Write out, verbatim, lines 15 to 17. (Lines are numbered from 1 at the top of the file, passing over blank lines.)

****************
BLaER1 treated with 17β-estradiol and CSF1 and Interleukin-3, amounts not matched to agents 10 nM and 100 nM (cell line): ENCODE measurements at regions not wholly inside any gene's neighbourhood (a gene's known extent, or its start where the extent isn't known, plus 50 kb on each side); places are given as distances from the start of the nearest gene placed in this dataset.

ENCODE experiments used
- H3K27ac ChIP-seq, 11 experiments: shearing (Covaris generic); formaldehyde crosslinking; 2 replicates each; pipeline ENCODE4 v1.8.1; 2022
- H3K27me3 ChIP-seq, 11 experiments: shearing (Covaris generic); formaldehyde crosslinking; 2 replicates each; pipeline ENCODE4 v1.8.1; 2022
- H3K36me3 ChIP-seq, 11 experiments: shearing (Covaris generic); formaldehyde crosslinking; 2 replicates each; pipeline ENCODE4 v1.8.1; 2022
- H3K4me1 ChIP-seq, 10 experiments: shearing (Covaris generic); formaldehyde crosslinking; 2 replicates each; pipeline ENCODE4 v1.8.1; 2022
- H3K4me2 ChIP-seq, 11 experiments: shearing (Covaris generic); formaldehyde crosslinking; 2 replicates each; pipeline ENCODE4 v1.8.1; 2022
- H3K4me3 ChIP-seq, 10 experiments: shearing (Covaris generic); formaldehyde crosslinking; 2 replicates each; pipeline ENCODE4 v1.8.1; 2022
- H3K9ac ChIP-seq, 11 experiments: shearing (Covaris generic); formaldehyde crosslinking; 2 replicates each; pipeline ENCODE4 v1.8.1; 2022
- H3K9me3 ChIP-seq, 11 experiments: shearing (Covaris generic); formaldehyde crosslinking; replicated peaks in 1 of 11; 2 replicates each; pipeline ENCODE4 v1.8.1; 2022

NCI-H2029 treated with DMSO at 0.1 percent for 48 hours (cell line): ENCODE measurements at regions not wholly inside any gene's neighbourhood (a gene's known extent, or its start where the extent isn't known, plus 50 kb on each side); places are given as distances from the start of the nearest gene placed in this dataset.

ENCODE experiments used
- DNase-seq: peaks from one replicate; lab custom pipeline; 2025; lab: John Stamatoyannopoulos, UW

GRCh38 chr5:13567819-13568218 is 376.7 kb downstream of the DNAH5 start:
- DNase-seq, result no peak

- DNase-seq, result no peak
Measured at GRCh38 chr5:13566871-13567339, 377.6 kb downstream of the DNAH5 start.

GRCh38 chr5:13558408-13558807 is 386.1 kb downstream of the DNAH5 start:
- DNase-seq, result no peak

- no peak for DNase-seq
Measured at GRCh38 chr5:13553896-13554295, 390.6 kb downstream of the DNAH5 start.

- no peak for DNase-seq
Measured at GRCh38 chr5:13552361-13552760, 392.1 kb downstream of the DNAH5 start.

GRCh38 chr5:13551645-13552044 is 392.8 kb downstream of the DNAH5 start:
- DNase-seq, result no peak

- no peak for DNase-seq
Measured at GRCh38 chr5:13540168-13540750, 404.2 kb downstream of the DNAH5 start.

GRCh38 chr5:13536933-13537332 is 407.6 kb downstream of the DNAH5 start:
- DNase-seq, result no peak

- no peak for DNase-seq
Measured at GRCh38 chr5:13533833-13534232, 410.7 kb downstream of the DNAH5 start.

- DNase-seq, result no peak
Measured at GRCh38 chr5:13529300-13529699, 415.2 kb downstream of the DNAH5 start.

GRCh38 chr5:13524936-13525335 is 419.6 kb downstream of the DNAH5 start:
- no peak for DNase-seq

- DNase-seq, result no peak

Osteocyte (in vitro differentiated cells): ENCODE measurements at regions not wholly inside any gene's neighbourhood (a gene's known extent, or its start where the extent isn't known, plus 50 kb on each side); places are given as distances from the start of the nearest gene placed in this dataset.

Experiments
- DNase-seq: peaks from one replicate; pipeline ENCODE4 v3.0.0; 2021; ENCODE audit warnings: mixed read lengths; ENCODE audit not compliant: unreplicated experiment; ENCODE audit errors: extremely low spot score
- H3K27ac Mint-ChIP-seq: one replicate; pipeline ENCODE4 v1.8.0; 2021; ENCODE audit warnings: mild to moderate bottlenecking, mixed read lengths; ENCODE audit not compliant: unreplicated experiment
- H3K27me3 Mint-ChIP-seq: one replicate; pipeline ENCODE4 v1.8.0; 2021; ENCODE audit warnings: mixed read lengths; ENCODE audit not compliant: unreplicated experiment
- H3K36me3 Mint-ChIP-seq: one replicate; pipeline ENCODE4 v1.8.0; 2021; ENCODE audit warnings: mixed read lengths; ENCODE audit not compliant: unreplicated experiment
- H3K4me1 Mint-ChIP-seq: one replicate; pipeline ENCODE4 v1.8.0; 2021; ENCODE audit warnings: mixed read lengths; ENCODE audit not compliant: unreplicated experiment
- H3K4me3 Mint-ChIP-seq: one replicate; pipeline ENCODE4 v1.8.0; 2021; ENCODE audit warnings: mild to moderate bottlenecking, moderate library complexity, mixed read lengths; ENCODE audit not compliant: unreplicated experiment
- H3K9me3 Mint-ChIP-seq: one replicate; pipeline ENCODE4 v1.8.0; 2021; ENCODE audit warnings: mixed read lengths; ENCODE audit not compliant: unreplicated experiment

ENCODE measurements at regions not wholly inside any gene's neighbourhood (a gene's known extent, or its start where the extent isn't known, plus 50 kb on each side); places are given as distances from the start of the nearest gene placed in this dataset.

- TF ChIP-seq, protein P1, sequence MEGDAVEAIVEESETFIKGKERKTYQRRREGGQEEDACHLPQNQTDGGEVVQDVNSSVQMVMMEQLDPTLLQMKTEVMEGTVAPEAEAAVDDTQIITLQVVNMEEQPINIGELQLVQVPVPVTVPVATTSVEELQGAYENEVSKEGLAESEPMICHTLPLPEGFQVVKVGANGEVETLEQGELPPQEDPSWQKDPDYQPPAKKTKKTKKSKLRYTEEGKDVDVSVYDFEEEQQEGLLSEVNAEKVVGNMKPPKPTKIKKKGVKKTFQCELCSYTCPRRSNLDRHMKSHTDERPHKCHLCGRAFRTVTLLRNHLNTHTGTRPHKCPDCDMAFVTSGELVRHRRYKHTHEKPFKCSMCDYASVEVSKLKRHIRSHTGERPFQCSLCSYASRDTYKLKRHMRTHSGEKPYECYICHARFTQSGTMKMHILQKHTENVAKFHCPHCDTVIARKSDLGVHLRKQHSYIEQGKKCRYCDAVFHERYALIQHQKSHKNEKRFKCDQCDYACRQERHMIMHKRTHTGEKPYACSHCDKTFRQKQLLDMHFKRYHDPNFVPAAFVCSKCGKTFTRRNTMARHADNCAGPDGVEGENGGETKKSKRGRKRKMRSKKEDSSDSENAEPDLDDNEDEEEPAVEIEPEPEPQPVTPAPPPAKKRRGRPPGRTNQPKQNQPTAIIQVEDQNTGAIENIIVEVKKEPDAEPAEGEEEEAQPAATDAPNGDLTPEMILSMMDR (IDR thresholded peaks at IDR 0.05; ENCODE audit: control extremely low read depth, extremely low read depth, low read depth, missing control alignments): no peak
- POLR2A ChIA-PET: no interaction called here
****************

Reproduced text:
- DNase-seq, result no peak

- DNase-seq, result no peak
Measured at GRCh38 chr5:13566871-13567339, 377.6 kb downstream of the DNAH5 start.